SNARE is an evolutionary superfamily of small proteins that have a conservation pattern of 60–70 amino acids (SNAP motifs) in their cytoplasmic domain. SNARE proteins catalyze cell membrane integration in eukaryotes and are essential for a wide range of cellular processes, including cell growth, cytokinesis, and synaptic transmission (Jahn & Scheller, 2006; Wickner & Schekman, 2008). Most SNAREs contain only one SNARE motif adjacent to a single C-terminal membrane (e.g., synaptobrevin 2 and syntaxin 1). Some SNAREs contain two SNARE motifs that are connected by a long linkage and non-transmembrane sequence (e.g., SNAP-25) but are attached to the membrane through a post-translational modification such as palmitoylation. Various types of SNARE proteins now identified and several studies demonstrated that a functional loss of SNARE proteins has been implicated in numerous diseases (e.g., neurodegenerative (Hou et al., 2017), mental illness (Honer et al., 2002), cancer (Meng & Wang, 2015; Sun et al., 2016), and so on). Therefore, SNARE proteins play an important function in the cell and there is a need to develop some bioinformatics techniques to identify them.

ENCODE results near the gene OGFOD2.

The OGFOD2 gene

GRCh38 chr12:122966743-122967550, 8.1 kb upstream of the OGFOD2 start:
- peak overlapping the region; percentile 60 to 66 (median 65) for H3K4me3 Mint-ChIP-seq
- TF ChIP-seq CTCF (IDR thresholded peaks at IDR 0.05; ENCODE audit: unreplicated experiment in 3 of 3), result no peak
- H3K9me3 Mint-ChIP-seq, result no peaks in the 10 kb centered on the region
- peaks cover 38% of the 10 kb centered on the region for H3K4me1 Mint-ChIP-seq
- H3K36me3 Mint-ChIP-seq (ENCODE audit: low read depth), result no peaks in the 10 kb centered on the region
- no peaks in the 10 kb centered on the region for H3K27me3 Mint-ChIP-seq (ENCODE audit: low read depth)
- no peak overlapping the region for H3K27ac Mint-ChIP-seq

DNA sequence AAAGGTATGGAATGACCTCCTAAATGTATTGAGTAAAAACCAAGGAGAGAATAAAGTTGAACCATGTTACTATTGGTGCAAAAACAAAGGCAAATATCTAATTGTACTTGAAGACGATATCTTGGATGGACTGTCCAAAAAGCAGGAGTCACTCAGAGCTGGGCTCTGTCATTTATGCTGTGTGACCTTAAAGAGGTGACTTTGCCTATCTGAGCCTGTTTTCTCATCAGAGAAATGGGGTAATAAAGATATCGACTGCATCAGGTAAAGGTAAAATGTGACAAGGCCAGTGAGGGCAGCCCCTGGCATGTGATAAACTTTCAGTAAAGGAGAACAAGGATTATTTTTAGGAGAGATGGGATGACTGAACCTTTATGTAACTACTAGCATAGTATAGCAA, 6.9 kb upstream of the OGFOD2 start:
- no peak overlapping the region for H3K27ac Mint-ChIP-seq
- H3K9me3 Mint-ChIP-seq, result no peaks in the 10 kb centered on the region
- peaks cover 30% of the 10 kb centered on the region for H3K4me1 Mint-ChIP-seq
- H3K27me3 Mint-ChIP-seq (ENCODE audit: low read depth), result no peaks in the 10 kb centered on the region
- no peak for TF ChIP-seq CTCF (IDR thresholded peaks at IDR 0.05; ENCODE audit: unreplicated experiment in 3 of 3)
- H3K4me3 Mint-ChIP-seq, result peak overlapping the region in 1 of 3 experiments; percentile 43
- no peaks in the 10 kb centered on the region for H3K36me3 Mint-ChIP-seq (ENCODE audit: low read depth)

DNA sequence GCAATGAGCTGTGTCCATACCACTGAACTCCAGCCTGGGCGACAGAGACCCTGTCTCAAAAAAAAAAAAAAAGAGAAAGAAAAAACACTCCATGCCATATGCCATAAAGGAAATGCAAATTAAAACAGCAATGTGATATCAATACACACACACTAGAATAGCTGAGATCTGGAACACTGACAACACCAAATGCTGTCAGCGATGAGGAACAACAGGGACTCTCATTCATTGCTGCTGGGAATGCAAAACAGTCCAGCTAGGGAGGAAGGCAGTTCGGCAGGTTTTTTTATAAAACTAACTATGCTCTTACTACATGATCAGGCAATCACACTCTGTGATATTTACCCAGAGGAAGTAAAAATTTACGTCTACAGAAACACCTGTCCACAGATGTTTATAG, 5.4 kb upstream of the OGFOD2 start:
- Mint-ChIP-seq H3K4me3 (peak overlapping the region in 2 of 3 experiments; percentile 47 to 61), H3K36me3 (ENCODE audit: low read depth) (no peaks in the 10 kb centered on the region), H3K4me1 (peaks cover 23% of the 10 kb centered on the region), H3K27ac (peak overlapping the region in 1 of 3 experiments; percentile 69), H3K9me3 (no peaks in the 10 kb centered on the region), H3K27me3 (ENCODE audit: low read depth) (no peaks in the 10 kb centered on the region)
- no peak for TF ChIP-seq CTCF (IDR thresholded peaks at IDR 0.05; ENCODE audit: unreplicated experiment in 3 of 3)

Because of the essential role in human diseases, SNARE proteins attracted various researchers who conducted their research on them. For instance, Kloepper team attempted to build a database to store and classify SNARE proteins (Kienle, Kloepper & Fasshauer, 2009; Kloepper, Kienle & Fasshauer, 2007; Kloepper, Kienle & Fasshauer, 2008). Next, Van Dijk et al. (2008) built a framework to predict functions of SNAREs in sub-Golgi localization. Moreover, Weimbs et al. (1997) used bioinformatics techniques to analyze conserved domains in SNARE. Yoshizawa et al. (2006) extracted sequence motifs and the phylogenetic features of SNARE-dependent membrane trafficking. Shi et al. (2016) directed targeting of membrane fusion by SNARE mimicry by convergent evolution of Legionella effectors. Lu (2015) analyzed the destructive effect of botulinum neurotoxins on the SNARE protein and proposed that the truncated SNAP-25 mutants will disrupt the assembly of the SNARE core complex, and then inhibit the synaptic membrane fusion accordingly.